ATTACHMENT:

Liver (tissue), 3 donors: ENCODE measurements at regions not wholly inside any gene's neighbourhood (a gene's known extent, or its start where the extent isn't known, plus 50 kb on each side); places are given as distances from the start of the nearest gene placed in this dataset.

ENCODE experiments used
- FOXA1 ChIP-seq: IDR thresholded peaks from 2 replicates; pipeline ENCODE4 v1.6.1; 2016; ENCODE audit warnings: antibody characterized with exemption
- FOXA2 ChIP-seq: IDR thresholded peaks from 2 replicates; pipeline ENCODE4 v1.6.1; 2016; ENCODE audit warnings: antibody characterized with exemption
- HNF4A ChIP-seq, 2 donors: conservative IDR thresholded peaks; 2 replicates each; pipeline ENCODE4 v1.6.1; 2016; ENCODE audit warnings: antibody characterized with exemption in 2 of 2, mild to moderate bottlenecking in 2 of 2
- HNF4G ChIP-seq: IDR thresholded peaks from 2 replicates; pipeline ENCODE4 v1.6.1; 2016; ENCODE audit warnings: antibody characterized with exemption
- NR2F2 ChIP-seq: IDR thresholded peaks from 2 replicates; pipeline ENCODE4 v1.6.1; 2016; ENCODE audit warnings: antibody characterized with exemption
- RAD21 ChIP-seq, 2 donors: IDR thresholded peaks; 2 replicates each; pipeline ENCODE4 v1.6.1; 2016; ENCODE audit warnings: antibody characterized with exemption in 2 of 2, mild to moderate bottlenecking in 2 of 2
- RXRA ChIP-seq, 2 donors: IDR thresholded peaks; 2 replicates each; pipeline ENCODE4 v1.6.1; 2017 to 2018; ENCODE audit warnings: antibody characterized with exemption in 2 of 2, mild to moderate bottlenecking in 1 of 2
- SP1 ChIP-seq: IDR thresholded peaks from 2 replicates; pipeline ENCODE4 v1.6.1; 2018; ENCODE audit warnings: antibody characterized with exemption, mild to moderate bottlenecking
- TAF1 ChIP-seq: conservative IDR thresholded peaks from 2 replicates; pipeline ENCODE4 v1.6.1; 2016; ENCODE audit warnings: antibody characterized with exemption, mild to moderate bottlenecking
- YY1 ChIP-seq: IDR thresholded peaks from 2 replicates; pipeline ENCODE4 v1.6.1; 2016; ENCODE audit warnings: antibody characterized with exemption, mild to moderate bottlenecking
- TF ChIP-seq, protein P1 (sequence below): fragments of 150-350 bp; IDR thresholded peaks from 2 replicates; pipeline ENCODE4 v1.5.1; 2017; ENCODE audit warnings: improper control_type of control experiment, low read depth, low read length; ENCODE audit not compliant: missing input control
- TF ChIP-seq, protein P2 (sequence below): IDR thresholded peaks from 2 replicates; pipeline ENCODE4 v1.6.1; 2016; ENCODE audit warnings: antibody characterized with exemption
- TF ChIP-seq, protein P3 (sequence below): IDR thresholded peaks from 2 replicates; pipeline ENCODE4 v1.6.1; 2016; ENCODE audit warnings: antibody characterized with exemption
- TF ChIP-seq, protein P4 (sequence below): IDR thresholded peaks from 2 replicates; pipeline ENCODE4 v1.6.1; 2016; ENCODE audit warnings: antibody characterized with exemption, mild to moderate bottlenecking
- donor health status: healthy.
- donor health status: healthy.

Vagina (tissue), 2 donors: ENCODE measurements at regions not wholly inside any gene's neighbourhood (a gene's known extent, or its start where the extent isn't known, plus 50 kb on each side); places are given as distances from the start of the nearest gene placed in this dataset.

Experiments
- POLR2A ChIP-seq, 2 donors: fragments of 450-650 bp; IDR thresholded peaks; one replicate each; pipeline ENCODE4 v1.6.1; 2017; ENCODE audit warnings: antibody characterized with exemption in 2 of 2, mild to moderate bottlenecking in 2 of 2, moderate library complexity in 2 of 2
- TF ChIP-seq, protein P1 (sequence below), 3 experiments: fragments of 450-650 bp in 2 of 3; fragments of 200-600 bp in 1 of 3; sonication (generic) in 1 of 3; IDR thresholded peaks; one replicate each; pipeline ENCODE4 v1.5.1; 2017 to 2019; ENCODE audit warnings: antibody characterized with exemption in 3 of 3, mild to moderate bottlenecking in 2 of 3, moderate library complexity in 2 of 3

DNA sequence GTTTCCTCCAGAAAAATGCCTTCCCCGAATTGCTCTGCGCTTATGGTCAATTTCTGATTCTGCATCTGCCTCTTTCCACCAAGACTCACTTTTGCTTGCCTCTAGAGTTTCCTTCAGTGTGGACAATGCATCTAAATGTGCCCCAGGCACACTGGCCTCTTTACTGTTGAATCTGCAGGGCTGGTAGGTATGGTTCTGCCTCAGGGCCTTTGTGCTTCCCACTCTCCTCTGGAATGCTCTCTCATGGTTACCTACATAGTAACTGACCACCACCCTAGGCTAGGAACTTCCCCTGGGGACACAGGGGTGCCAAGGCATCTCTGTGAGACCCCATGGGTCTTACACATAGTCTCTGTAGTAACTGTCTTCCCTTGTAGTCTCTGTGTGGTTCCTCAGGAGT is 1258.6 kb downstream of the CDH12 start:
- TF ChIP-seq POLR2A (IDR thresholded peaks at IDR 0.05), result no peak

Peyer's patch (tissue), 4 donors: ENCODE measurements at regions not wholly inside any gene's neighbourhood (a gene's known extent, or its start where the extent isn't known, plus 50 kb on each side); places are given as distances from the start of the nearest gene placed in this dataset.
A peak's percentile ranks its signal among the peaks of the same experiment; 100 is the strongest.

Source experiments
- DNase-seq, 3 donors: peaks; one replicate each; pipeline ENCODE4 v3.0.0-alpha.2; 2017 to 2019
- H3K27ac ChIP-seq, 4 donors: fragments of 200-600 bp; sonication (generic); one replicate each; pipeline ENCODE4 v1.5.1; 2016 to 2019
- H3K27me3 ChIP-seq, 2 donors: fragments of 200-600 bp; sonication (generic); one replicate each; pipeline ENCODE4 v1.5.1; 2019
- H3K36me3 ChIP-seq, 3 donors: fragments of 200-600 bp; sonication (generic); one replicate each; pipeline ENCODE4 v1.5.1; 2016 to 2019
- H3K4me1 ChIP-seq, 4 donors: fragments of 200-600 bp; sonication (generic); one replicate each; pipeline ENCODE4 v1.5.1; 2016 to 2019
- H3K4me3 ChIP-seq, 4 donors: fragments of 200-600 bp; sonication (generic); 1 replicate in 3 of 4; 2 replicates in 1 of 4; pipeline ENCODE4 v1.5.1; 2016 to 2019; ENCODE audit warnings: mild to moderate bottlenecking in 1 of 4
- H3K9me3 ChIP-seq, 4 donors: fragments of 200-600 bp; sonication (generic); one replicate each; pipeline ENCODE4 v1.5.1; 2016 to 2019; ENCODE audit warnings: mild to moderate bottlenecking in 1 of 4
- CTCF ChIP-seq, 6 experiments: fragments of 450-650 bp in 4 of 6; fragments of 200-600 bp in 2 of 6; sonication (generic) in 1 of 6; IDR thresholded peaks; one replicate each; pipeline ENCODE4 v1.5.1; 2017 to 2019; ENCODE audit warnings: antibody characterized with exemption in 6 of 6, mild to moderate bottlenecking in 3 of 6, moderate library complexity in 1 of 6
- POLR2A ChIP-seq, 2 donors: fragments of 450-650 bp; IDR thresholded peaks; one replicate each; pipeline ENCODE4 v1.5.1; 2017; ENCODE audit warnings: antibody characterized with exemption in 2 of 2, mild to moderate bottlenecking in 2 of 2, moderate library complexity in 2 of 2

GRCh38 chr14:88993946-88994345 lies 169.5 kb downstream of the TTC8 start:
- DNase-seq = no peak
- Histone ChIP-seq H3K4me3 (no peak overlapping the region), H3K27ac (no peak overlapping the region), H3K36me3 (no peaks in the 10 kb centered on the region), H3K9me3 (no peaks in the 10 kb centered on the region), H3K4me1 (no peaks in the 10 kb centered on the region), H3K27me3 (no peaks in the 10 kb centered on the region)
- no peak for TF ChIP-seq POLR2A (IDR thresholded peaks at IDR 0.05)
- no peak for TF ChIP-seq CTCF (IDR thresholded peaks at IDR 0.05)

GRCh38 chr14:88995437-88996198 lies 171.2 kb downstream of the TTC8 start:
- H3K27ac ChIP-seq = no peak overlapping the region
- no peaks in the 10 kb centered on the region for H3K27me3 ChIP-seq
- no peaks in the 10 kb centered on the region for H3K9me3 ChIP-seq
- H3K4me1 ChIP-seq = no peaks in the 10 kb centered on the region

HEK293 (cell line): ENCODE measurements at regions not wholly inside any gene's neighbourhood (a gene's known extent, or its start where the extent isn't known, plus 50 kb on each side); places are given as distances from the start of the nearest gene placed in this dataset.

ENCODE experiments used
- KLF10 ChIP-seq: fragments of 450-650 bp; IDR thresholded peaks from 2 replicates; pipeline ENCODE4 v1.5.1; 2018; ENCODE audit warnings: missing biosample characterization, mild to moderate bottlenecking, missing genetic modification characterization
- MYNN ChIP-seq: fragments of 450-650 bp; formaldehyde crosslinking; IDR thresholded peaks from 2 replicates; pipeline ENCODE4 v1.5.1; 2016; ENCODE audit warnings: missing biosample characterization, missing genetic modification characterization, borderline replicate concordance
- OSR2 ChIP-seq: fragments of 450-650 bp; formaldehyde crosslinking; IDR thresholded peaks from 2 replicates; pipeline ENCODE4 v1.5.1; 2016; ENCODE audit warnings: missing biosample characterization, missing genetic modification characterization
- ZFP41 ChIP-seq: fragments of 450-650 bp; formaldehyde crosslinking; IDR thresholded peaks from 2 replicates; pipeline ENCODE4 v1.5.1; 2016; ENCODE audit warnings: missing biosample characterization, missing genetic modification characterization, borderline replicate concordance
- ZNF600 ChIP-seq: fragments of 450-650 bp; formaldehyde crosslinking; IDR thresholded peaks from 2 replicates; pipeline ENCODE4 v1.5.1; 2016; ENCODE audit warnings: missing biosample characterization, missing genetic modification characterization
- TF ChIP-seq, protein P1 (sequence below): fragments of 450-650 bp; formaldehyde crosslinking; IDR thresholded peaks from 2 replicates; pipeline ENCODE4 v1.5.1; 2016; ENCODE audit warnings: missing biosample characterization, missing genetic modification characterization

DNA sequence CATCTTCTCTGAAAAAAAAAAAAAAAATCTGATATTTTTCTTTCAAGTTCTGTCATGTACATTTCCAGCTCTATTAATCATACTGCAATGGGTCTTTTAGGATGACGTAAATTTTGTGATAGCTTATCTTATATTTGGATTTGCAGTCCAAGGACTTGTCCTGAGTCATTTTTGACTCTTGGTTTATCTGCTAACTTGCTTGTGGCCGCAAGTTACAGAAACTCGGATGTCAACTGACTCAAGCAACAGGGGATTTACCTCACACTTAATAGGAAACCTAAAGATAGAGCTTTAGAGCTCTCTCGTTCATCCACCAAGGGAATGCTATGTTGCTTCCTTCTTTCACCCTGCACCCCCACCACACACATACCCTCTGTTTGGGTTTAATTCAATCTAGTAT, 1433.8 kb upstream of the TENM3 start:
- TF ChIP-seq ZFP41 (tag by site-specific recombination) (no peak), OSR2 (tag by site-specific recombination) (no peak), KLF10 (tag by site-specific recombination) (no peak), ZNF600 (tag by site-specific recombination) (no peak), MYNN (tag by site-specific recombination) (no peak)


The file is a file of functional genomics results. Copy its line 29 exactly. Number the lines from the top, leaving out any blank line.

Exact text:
- H3K27ac ChIP-seq, 4 donors: fragments of 200-600 bp; sonication (generic); one replicate each; pipeline ENCODE4 v1.5.1; 2016 to 2019